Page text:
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The appeal of gold as an inflation hedge

Ole Hansen

Head of Commodity Strategy

Summary:  Gold’s ability to defy gravity amid rising US real yields continues and so far, any weakness below $1800 has quickly attracted fresh buying. As the headline suggests we see part of the renewed demand for gold being driven by investors seeking a hedge against inflation and not least against the current optimistic view that central banks will be successful in bringing down inflation. Adding to this the recent turmoil in bonds and stocks as well as a general strong investment demand for commodities.


Gold’s ability to defy gravity amid rising US real yields continues and so far, any weakness below $1800 has quickly attracted fresh buying. The most recent and biggest challenge was in the aftermath of last month’s FOMC meeting where a surprisingly hawkish change in tone sent the yellow metal sharply lower before a steady recovery has taken the price back to unchanged for the year. Gold’s small dip last year after averaging 21.7% the previous two years was driven by long liquidation from asset managers amid strong equity markets and low volatility as well as the belief rising inflation would turn out to be transitory, and not pose a longer-term threat to growth and price stability. 

Source: Saxo Group

Towards the end of last year, a major change occurred at the US Federal Reserve after President Biden’s team likely made it clear the if Team Powell wanted to lead the Fed, it needed to focus on the +150 million Americans at work seeing their pay reduced every month in real terms by the Fed’s inaction on inflation, rather than focusing on maximizing accommodation to support the remaining few million unemployed in finding work. Both Powell and Brainard (the incoming Vice-Chair) complied and forcefully so and the hawkish shift in language helped send US ten-year real yields sharply higher while the market priced in a rapid succession of rate hikes, with more than five now priced in for 2022.

Since then gold, the most interest rate and dollar sensitive commodity has managed to withstand a 0.6% rise in US real yields. Apart from a small bid from current geopolitical concerns we see several other drivers emerging, some of which are highlighted below.

Gold has during the past few months been exhibiting rising immunity towards rising real yields with investors instead focusing on hedging their portfolios against the risk of slowing growth and with that falling stock market valuations as well as increased turbulence in the bond market. Even more aggressive rate hikes may end up being positive for gold as it will further raise the risk of a policy mistake from the Federal Reserve as it increases recessionary risks.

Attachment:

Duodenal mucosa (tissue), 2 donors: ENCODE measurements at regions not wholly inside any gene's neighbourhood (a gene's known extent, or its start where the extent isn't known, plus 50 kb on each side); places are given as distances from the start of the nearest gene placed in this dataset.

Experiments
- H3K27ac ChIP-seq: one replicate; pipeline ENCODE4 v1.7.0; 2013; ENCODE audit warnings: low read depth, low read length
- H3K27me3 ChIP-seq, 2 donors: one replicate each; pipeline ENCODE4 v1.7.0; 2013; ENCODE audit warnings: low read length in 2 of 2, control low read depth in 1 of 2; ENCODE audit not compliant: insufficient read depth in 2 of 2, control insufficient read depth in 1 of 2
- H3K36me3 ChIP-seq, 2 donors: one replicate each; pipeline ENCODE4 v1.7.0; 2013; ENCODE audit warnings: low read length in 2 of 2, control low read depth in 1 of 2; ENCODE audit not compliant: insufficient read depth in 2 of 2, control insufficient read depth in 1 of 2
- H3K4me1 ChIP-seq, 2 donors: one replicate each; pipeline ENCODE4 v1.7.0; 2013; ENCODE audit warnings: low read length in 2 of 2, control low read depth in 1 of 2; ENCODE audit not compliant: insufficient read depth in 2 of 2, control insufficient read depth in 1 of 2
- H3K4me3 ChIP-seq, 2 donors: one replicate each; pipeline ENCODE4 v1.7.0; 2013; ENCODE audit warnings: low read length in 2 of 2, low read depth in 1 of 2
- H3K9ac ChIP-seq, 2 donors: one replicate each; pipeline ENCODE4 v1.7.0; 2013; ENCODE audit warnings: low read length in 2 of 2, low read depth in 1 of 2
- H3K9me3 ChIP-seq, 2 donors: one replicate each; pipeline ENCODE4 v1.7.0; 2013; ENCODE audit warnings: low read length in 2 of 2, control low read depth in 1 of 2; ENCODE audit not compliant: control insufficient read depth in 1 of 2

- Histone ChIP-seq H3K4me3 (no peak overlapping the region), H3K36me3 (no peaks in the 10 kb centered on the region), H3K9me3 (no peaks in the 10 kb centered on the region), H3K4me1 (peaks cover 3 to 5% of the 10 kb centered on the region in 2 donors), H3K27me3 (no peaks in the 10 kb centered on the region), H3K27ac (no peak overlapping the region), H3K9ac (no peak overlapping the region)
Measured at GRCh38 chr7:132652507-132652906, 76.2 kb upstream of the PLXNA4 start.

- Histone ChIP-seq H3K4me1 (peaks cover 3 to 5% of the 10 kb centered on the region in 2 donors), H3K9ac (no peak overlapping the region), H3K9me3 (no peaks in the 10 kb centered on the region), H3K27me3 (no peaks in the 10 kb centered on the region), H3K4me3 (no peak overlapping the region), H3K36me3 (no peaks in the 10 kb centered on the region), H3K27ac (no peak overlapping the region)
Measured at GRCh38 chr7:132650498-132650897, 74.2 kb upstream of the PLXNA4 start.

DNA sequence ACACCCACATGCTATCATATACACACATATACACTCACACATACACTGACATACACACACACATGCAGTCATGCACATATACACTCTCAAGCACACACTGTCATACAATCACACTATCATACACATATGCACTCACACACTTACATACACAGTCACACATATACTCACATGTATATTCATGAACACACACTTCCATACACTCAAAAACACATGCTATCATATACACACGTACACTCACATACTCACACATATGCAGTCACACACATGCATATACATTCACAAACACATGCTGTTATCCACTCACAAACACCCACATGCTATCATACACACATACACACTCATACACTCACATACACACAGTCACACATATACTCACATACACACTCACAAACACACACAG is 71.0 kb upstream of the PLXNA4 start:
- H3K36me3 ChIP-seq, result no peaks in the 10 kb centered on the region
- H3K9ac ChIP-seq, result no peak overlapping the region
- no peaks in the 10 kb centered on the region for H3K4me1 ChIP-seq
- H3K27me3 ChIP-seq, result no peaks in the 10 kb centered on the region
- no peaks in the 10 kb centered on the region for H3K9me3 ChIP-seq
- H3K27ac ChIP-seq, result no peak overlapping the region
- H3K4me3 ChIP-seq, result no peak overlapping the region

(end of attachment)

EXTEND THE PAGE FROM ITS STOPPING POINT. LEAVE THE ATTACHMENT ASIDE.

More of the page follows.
Gold’s credentials as an inflation hedge as well as a defensive asset have received renewed attention with rising stock and bond market volatility amid a market adjusting to a rising interest rate environment. At the same time, we believe inflation will remain elevated with rising input costs, wages and rentals being a few components that may not be lowered by rising interest rates. With this in mind gold is also increasingly being viewed as a hedge against the markets current optimistic view that central banks will be successful in bringing down inflation.

The commodity sector has shown renewed strength during the past year with strong fundamentals underpinning many individual commodities where several will be facing a prolonged period of a mismatch between rising demand and inelastic supply. With some of the worlds most tracked commodity indexes holding between 5 and 15% of their exposure in gold, any demand for a broad exposure to the commodity sector will automatically generate additional demand for gold.

Source: BCOM & SPGSCI

While asset managers as seen in the ETF chart below are showing signs of renewed appetite, the price action has yet to trigger any increased interest from leveraged money managers who often focus more on momentum than fundamentals. In the week to February 1 they held a net long in COMEX gold futures of just 62,500 lots or 6.5 million ounces, some 78% below the record peak from 2019. Money managers focusing on momentum tend buy into strength and sell into weakness, and in order to attract increased demand from leveraged trading accounts, gold as a minimum needs to break above the 50% retracement of the 2020 to 2021 correction at $1876 which is also the 2021 high. In the other direction, failure to hold above $1750 may signal a deeper correction.

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